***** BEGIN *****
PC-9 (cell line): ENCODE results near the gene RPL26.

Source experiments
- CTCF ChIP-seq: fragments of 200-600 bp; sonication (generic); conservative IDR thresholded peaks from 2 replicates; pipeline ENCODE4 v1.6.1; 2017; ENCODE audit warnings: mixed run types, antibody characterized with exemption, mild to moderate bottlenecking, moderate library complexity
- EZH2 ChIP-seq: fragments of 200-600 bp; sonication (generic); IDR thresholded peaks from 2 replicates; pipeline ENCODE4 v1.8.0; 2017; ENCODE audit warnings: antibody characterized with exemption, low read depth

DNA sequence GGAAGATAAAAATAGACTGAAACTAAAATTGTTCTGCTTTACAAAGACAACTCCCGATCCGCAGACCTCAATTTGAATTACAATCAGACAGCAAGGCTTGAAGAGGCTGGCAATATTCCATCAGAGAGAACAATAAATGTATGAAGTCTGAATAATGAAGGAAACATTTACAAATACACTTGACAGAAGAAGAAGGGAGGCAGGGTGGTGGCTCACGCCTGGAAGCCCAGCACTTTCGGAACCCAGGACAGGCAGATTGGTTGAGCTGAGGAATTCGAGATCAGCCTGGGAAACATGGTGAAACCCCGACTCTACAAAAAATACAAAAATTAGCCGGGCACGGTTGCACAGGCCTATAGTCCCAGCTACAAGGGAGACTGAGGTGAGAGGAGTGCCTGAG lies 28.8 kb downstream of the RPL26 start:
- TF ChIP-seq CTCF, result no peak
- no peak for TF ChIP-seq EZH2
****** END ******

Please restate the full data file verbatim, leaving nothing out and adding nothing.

PC-9 (cell line): ENCODE results near the gene RPL26.

Source experiments
- CTCF ChIP-seq: fragments of 200-600 bp; sonication (generic); conservative IDR thresholded peaks from 2 replicates; pipeline ENCODE4 v1.6.1; 2017; ENCODE audit warnings: mixed run types, antibody characterized with exemption, mild to moderate bottlenecking, moderate library complexity
- EZH2 ChIP-seq: fragments of 200-600 bp; sonication (generic); IDR thresholded peaks from 2 replicates; pipeline ENCODE4 v1.8.0; 2017; ENCODE audit warnings: antibody characterized with exemption, low read depth

DNA sequence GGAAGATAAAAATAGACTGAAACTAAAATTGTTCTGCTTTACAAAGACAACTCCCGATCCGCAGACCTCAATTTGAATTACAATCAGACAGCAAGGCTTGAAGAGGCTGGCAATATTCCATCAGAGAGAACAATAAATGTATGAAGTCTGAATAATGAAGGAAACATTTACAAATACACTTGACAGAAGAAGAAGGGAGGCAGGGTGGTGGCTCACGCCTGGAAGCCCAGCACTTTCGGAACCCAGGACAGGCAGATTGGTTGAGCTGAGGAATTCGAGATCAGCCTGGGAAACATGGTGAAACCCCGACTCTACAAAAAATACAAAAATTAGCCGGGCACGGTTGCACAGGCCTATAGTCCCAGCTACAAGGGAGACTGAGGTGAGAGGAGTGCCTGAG lies 28.8 kb downstream of the RPL26 start:
- TF ChIP-seq CTCF, result no peak
- no peak for TF ChIP-seq EZH2